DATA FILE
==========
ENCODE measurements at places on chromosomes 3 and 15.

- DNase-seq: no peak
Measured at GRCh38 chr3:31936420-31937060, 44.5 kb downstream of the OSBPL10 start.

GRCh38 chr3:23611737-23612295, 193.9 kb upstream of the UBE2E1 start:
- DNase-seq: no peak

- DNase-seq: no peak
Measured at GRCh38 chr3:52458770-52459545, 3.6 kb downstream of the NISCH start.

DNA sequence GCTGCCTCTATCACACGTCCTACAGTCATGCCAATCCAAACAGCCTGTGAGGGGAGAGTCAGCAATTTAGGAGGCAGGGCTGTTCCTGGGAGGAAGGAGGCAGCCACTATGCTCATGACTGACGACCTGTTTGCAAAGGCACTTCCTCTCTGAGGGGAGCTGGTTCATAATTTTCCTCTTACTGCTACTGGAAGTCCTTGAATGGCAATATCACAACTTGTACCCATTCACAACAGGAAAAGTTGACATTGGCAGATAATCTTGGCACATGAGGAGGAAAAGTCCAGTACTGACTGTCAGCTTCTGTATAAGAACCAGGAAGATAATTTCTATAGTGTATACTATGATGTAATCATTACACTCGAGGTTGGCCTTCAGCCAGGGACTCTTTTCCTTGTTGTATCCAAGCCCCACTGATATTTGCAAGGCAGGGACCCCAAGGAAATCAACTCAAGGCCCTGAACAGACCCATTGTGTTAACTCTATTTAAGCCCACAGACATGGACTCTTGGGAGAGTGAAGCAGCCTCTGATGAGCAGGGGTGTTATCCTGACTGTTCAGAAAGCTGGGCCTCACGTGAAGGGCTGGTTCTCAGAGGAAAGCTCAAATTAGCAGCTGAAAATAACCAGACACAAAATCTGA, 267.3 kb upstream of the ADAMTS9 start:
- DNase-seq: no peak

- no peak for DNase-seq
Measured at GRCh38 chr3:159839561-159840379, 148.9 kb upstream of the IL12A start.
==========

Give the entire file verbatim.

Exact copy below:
ENCODE measurements at places on chromosomes 3 and 15.

- DNase-seq: no peak
Measured at GRCh38 chr3:31936420-31937060, 44.5 kb downstream of the OSBPL10 start.

GRCh38 chr3:23611737-23612295, 193.9 kb upstream of the UBE2E1 start:
- DNase-seq: no peak

- DNase-seq: no peak
Measured at GRCh38 chr3:52458770-52459545, 3.6 kb downstream of the NISCH start.

DNA sequence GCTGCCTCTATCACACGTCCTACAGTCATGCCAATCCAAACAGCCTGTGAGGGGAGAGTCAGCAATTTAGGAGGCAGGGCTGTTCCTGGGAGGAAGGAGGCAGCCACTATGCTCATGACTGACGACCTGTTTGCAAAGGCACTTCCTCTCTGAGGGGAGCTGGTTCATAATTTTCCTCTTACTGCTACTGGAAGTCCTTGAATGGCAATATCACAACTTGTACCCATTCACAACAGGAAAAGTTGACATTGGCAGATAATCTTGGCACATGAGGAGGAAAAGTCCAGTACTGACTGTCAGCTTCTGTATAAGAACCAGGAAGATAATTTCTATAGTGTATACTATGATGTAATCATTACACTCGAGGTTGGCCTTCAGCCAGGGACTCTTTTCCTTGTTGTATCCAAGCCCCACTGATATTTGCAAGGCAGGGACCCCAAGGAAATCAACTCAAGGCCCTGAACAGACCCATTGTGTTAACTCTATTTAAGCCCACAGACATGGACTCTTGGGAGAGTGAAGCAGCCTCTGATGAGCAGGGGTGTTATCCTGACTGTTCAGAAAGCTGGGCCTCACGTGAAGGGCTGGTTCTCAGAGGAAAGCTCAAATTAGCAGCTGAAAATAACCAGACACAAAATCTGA, 267.3 kb upstream of the ADAMTS9 start:
- DNase-seq: no peak

- no peak for DNase-seq
Measured at GRCh38 chr3:159839561-159840379, 148.9 kb upstream of the IL12A start.